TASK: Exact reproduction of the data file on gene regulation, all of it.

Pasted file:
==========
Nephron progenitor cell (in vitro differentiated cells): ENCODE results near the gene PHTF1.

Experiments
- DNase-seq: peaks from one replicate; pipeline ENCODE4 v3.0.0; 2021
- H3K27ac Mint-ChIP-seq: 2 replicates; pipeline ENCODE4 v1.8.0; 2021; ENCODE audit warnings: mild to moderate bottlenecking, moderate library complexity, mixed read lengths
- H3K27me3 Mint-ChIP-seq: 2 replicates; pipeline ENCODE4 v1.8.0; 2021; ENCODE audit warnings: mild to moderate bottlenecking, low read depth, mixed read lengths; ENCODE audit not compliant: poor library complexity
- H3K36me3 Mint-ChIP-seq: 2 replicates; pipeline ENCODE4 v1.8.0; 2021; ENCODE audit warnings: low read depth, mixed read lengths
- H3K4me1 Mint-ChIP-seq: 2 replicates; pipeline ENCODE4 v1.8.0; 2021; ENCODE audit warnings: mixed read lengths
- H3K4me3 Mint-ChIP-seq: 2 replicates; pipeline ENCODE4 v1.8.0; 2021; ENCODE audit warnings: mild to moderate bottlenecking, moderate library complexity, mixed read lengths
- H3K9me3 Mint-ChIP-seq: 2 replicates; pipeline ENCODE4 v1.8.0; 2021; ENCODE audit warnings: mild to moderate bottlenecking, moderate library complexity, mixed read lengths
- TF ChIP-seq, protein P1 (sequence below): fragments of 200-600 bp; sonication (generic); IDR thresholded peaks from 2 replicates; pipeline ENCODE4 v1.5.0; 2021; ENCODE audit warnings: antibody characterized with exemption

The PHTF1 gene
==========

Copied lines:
Nephron progenitor cell (in vitro differentiated cells): ENCODE results near the gene PHTF1.

Experiments
- DNase-seq: peaks from one replicate; pipeline ENCODE4 v3.0.0; 2021
- H3K27ac Mint-ChIP-seq: 2 replicates; pipeline ENCODE4 v1.8.0; 2021; ENCODE audit warnings: mild to moderate bottlenecking, moderate library complexity, mixed read lengths
- H3K27me3 Mint-ChIP-seq: 2 replicates; pipeline ENCODE4 v1.8.0; 2021; ENCODE audit warnings: mild to moderate bottlenecking, low read depth, mixed read lengths; ENCODE audit not compliant: poor library complexity
- H3K36me3 Mint-ChIP-seq: 2 replicates; pipeline ENCODE4 v1.8.0; 2021; ENCODE audit warnings: low read depth, mixed read lengths
- H3K4me1 Mint-ChIP-seq: 2 replicates; pipeline ENCODE4 v1.8.0; 2021; ENCODE audit warnings: mixed read lengths
- H3K4me3 Mint-ChIP-seq: 2 replicates; pipeline ENCODE4 v1.8.0; 2021; ENCODE audit warnings: mild to moderate bottlenecking, moderate library complexity, mixed read lengths
- H3K9me3 Mint-ChIP-seq: 2 replicates; pipeline ENCODE4 v1.8.0; 2021; ENCODE audit warnings: mild to moderate bottlenecking, moderate library complexity, mixed read lengths
- TF ChIP-seq, protein P1 (sequence below): fragments of 200-600 bp; sonication (generic); IDR thresholded peaks from 2 replicates; pipeline ENCODE4 v1.5.0; 2021; ENCODE audit warnings: antibody characterized with exemption

The PHTF1 gene